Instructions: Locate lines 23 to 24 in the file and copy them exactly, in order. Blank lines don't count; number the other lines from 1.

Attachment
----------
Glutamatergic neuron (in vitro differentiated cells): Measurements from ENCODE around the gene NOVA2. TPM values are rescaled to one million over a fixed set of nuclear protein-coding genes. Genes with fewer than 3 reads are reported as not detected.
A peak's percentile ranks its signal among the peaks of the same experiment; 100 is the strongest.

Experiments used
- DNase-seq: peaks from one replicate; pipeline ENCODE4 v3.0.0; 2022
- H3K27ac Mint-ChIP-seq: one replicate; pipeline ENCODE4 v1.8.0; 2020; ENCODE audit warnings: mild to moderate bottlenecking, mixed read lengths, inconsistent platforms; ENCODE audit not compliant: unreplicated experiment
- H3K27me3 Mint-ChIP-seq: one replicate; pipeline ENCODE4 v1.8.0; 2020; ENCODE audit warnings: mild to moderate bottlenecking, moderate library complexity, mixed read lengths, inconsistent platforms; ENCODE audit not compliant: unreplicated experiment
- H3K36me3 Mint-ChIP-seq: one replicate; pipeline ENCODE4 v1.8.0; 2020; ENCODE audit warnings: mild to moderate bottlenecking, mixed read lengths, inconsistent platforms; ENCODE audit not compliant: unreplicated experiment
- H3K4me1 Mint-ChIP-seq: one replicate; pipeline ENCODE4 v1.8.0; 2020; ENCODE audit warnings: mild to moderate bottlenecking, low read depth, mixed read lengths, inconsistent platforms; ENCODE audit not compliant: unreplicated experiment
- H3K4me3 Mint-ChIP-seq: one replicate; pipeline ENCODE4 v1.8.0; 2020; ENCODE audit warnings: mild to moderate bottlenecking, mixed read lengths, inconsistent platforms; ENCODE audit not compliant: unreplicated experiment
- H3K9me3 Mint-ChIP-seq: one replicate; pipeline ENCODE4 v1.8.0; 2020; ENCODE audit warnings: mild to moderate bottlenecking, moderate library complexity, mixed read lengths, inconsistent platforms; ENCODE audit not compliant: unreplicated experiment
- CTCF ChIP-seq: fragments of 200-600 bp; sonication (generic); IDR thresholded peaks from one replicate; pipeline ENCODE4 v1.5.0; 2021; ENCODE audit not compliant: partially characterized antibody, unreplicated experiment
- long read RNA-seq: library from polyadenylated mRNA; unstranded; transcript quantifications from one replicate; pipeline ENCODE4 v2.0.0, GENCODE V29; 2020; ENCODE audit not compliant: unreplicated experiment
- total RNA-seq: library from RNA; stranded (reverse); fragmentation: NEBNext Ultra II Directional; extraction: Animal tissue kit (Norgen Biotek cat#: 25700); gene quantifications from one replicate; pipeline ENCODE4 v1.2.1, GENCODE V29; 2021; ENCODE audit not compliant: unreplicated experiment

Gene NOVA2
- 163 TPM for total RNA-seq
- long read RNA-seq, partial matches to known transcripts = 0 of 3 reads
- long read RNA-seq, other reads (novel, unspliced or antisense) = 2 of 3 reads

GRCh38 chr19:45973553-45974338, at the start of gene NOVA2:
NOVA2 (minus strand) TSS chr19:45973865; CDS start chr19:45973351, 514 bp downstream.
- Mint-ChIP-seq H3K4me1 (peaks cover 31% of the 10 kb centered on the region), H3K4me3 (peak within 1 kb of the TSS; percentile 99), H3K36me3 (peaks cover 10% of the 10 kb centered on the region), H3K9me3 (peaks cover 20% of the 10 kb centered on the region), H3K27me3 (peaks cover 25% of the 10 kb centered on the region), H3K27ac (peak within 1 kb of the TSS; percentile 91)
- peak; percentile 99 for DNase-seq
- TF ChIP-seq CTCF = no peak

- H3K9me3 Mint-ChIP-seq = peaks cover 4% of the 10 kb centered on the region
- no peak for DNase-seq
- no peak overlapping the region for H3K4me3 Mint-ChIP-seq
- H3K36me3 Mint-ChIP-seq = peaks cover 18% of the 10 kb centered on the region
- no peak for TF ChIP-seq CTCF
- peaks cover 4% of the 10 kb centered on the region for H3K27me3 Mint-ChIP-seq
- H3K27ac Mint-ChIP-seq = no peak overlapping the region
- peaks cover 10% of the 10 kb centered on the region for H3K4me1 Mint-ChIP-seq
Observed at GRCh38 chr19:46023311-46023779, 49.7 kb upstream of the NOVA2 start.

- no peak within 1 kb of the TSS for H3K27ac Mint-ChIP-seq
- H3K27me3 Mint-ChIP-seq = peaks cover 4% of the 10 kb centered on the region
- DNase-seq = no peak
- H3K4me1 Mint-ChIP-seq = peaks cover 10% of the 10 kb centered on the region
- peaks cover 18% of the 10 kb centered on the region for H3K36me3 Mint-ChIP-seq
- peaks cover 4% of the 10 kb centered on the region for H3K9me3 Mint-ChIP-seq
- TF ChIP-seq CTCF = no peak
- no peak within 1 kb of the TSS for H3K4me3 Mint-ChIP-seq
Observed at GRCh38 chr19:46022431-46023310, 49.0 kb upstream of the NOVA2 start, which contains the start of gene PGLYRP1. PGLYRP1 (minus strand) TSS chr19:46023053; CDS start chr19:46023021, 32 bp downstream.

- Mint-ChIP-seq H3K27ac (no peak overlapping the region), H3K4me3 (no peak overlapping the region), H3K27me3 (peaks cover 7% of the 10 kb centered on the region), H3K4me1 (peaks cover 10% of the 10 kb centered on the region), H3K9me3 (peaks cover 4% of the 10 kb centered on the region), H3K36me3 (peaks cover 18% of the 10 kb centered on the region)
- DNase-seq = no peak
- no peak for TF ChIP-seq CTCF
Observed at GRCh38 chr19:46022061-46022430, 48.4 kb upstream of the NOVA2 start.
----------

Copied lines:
- H3K9me3 Mint-ChIP-seq = peaks cover 4% of the 10 kb centered on the region
- no peak for DNase-seq